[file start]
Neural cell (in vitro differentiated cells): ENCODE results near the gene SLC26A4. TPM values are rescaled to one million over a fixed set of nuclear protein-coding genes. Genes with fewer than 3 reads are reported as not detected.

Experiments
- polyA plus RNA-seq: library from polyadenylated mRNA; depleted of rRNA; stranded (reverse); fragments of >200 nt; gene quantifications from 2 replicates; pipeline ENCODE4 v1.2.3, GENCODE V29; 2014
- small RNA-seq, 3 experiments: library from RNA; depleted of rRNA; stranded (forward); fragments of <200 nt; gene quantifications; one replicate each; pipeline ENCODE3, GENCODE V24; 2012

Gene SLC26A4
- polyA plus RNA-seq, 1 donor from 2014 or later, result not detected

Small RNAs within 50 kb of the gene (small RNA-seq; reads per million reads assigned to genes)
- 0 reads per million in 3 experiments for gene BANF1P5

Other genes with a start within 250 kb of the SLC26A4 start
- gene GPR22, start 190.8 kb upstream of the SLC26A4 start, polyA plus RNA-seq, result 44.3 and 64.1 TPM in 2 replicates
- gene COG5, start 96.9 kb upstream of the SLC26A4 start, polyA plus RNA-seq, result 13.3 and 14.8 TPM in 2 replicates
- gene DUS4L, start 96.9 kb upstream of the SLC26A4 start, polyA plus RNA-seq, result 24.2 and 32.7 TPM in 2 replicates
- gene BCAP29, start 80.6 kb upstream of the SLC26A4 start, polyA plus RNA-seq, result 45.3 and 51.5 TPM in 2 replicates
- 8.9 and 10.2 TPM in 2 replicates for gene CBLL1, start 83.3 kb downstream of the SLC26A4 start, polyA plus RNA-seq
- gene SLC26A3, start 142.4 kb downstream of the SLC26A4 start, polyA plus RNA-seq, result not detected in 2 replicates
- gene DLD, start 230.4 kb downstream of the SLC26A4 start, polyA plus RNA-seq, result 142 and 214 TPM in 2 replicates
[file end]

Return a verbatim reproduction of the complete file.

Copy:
Neural cell (in vitro differentiated cells): ENCODE results near the gene SLC26A4. TPM values are rescaled to one million over a fixed set of nuclear protein-coding genes. Genes with fewer than 3 reads are reported as not detected.

Experiments
- polyA plus RNA-seq: library from polyadenylated mRNA; depleted of rRNA; stranded (reverse); fragments of >200 nt; gene quantifications from 2 replicates; pipeline ENCODE4 v1.2.3, GENCODE V29; 2014
- small RNA-seq, 3 experiments: library from RNA; depleted of rRNA; stranded (forward); fragments of <200 nt; gene quantifications; one replicate each; pipeline ENCODE3, GENCODE V24; 2012

Gene SLC26A4
- polyA plus RNA-seq, 1 donor from 2014 or later, result not detected

Small RNAs within 50 kb of the gene (small RNA-seq; reads per million reads assigned to genes)
- 0 reads per million in 3 experiments for gene BANF1P5

Other genes with a start within 250 kb of the SLC26A4 start
- gene GPR22, start 190.8 kb upstream of the SLC26A4 start, polyA plus RNA-seq, result 44.3 and 64.1 TPM in 2 replicates
- gene COG5, start 96.9 kb upstream of the SLC26A4 start, polyA plus RNA-seq, result 13.3 and 14.8 TPM in 2 replicates
- gene DUS4L, start 96.9 kb upstream of the SLC26A4 start, polyA plus RNA-seq, result 24.2 and 32.7 TPM in 2 replicates
- gene BCAP29, start 80.6 kb upstream of the SLC26A4 start, polyA plus RNA-seq, result 45.3 and 51.5 TPM in 2 replicates
- 8.9 and 10.2 TPM in 2 replicates for gene CBLL1, start 83.3 kb downstream of the SLC26A4 start, polyA plus RNA-seq
- gene SLC26A3, start 142.4 kb downstream of the SLC26A4 start, polyA plus RNA-seq, result not detected in 2 replicates
- gene DLD, start 230.4 kb downstream of the SLC26A4 start, polyA plus RNA-seq, result 142 and 214 TPM in 2 replicates